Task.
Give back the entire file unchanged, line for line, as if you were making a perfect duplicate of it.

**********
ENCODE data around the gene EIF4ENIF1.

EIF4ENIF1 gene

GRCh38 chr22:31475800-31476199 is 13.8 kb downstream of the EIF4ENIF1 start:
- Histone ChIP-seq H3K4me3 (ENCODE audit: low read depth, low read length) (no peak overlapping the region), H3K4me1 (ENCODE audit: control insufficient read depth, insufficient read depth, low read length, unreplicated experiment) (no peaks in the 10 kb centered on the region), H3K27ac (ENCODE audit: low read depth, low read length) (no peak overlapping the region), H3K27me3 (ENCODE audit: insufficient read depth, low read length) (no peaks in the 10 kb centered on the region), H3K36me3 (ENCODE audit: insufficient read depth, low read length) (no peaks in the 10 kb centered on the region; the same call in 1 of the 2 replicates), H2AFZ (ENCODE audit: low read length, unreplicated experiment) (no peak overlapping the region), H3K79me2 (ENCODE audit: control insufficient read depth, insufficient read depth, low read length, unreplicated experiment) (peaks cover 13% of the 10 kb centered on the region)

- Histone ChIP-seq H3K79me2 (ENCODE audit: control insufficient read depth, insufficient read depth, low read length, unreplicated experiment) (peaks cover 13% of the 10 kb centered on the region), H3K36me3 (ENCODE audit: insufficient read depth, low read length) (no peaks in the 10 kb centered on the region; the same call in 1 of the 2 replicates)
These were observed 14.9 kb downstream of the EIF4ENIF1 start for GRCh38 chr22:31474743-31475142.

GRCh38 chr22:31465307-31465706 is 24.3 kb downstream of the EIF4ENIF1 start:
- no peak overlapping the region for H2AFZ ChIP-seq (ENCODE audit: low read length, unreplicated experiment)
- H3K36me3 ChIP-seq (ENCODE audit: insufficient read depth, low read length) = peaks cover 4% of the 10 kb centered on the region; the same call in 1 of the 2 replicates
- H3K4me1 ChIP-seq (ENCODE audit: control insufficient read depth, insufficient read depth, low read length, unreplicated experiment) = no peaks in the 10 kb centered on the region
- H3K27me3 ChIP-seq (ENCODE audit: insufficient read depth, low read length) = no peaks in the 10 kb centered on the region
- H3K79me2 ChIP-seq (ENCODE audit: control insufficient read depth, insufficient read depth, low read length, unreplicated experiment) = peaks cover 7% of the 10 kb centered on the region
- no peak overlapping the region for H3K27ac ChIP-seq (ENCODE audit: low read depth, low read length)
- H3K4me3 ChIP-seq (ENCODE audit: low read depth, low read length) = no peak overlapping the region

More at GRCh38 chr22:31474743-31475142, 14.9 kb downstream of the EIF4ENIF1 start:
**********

ENCODE data around the gene EIF4ENIF1.

EIF4ENIF1 gene

GRCh38 chr22:31475800-31476199 is 13.8 kb downstream of the EIF4ENIF1 start:
- Histone ChIP-seq H3K4me3 (ENCODE audit: low read depth, low read length) (no peak overlapping the region), H3K4me1 (ENCODE audit: control insufficient read depth, insufficient read depth, low read length, unreplicated experiment) (no peaks in the 10 kb centered on the region), H3K27ac (ENCODE audit: low read depth, low read length) (no peak overlapping the region), H3K27me3 (ENCODE audit: insufficient read depth, low read length) (no peaks in the 10 kb centered on the region), H3K36me3 (ENCODE audit: insufficient read depth, low read length) (no peaks in the 10 kb centered on the region; the same call in 1 of the 2 replicates), H2AFZ (ENCODE audit: low read length, unreplicated experiment) (no peak overlapping the region), H3K79me2 (ENCODE audit: control insufficient read depth, insufficient read depth, low read length, unreplicated experiment) (peaks cover 13% of the 10 kb centered on the region)

- Histone ChIP-seq H3K79me2 (ENCODE audit: control insufficient read depth, insufficient read depth, low read length, unreplicated experiment) (peaks cover 13% of the 10 kb centered on the region), H3K36me3 (ENCODE audit: insufficient read depth, low read length) (no peaks in the 10 kb centered on the region; the same call in 1 of the 2 replicates)
These were observed 14.9 kb downstream of the EIF4ENIF1 start for GRCh38 chr22:31474743-31475142.

GRCh38 chr22:31465307-31465706 is 24.3 kb downstream of the EIF4ENIF1 start:
- no peak overlapping the region for H2AFZ ChIP-seq (ENCODE audit: low read length, unreplicated experiment)
- H3K36me3 ChIP-seq (ENCODE audit: insufficient read depth, low read length) = peaks cover 4% of the 10 kb centered on the region; the same call in 1 of the 2 replicates
- H3K4me1 ChIP-seq (ENCODE audit: control insufficient read depth, insufficient read depth, low read length, unreplicated experiment) = no peaks in the 10 kb centered on the region
- H3K27me3 ChIP-seq (ENCODE audit: insufficient read depth, low read length) = no peaks in the 10 kb centered on the region
- H3K79me2 ChIP-seq (ENCODE audit: control insufficient read depth, insufficient read depth, low read length, unreplicated experiment) = peaks cover 7% of the 10 kb centered on the region
- no peak overlapping the region for H3K27ac ChIP-seq (ENCODE audit: low read depth, low read length)
- H3K4me3 ChIP-seq (ENCODE audit: low read depth, low read length) = no peak overlapping the region

More at GRCh38 chr22:31474743-31475142, 14.9 kb downstream of the EIF4ENIF1 start: